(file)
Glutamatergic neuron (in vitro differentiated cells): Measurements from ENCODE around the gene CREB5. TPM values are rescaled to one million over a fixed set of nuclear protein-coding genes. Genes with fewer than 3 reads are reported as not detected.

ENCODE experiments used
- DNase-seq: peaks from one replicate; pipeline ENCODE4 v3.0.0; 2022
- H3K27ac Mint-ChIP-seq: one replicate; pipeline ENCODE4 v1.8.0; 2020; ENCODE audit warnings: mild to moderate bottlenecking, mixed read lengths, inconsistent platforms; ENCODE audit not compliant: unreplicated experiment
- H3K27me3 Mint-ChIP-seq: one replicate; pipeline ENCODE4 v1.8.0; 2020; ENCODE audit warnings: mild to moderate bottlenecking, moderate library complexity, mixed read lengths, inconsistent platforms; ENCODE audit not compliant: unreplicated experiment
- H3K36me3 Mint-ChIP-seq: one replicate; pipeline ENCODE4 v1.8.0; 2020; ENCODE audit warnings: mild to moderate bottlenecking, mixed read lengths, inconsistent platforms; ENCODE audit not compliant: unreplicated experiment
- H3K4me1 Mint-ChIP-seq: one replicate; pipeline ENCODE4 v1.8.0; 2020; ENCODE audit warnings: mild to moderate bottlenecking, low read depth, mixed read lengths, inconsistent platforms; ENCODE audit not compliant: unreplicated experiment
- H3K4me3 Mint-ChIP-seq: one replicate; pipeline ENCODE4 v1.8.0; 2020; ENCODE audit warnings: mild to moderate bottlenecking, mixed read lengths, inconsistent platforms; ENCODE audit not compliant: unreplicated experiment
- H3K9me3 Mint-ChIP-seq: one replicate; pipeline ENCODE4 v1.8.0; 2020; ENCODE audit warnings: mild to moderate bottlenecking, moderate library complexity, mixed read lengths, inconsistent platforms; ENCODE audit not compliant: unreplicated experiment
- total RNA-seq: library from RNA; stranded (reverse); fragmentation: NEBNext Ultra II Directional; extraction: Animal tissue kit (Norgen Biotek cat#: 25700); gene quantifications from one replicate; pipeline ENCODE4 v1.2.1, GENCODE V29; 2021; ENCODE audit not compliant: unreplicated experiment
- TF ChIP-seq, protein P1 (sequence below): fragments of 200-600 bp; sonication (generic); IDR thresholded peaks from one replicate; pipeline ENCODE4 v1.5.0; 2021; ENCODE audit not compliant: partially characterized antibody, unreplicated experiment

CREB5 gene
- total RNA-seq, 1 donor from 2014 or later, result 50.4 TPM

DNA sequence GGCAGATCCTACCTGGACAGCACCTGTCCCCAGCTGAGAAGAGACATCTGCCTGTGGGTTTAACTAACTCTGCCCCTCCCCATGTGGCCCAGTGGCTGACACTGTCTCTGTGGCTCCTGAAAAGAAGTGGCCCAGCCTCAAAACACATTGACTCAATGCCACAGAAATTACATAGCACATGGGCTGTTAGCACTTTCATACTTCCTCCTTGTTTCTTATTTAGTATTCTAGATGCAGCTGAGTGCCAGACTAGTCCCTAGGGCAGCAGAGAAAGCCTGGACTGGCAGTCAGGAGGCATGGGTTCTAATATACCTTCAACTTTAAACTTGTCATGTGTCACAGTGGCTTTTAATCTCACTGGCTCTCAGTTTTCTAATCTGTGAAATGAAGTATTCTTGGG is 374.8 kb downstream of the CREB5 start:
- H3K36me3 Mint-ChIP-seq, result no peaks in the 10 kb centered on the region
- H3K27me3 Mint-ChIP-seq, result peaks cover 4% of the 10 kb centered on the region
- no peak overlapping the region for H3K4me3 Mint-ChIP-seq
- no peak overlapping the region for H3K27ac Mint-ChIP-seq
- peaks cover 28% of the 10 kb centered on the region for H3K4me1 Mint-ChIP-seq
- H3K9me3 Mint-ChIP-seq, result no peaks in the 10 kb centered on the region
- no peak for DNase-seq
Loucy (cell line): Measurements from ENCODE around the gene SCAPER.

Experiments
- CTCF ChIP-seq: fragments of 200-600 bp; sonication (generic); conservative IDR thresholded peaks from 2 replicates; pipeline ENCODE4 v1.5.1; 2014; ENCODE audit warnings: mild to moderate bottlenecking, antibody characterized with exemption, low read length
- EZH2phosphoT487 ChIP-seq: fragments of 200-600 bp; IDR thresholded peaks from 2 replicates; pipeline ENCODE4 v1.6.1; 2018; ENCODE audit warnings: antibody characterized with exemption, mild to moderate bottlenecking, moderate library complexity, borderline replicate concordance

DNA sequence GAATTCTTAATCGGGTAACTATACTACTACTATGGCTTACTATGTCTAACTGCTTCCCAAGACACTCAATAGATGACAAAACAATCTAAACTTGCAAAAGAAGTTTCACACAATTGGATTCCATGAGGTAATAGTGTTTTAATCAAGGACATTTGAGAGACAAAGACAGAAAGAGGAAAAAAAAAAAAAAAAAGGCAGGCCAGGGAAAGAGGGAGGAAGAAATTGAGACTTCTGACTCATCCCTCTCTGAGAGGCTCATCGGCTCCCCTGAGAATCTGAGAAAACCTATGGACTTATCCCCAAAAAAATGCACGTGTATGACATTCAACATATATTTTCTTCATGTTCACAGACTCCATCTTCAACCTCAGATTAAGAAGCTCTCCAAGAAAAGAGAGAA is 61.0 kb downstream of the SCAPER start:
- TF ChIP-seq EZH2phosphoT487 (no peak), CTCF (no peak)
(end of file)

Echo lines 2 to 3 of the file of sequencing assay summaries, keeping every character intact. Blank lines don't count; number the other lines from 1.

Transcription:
ENCODE experiments used
- DNase-seq: peaks from one replicate; pipeline ENCODE4 v3.0.0; 2022